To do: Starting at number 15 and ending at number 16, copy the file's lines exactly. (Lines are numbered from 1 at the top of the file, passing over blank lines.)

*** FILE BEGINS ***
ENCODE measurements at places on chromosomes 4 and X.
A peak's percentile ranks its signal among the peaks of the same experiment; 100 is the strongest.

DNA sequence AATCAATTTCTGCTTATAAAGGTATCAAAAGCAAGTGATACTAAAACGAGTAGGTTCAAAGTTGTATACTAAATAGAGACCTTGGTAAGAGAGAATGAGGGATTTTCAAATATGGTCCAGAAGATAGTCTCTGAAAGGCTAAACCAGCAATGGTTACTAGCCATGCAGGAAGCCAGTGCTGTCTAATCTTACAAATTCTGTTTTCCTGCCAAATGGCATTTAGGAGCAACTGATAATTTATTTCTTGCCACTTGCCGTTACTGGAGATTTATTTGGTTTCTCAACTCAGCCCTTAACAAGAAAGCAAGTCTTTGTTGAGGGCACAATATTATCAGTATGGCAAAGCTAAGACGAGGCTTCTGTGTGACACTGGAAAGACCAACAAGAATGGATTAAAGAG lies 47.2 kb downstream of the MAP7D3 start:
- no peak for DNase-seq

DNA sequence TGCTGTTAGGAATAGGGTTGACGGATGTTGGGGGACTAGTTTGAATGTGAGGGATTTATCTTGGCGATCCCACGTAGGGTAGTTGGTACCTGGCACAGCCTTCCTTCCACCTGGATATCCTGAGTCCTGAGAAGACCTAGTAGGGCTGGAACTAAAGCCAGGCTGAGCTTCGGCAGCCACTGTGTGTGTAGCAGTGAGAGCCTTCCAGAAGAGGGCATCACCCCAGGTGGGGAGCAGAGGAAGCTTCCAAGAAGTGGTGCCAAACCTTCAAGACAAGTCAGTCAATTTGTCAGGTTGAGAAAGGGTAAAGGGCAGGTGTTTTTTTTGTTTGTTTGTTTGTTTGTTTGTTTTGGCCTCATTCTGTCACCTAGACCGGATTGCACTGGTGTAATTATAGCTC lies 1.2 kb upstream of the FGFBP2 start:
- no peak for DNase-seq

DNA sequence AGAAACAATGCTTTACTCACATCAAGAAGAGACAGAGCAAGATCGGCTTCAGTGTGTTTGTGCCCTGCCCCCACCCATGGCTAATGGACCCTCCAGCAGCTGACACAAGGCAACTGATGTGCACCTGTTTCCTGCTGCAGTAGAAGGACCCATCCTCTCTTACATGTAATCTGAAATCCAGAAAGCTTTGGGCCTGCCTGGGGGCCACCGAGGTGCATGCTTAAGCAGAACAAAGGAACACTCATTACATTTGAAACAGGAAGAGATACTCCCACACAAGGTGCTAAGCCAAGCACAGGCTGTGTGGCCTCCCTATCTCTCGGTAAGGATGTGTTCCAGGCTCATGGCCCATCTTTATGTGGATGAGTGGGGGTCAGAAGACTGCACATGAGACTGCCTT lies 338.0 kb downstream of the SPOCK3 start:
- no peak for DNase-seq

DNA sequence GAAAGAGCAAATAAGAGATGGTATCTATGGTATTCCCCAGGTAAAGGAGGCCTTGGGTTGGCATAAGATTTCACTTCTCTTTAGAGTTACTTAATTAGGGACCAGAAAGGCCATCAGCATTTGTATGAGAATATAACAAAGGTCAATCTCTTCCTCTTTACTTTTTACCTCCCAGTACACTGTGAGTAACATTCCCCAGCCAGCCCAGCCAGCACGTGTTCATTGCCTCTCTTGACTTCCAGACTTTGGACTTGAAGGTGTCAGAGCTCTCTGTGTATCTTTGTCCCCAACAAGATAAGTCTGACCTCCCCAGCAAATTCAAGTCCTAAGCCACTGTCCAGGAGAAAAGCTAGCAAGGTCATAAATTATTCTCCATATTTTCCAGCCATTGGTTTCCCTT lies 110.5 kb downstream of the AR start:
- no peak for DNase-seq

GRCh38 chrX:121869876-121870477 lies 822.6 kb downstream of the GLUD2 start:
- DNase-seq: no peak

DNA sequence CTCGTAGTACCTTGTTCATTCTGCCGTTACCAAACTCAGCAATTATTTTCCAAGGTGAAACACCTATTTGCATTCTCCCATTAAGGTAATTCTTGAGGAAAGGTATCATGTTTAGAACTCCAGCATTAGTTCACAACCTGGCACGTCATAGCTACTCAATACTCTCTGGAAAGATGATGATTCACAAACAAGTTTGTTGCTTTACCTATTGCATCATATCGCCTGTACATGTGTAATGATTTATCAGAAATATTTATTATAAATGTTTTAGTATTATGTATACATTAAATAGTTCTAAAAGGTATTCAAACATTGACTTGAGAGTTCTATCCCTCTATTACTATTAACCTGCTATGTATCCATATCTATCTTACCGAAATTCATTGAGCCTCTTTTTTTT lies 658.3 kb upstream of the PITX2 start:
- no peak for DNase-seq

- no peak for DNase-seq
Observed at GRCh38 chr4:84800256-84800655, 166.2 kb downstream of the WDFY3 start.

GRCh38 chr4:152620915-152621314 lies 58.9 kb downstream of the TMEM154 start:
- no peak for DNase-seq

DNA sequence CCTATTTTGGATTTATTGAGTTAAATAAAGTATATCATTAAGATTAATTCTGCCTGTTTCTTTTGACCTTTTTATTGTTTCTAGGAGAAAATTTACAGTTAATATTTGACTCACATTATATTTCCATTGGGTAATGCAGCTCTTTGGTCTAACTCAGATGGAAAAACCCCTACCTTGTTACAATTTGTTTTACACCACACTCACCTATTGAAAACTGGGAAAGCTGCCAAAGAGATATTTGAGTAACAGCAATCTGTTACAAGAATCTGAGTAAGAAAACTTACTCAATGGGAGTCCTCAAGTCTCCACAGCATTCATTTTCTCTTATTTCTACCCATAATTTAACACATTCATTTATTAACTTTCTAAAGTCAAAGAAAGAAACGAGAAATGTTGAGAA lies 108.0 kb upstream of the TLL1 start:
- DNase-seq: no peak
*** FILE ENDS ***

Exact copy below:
- no peak for DNase-seq
Observed at GRCh38 chr4:84800256-84800655, 166.2 kb downstream of the WDFY3 start.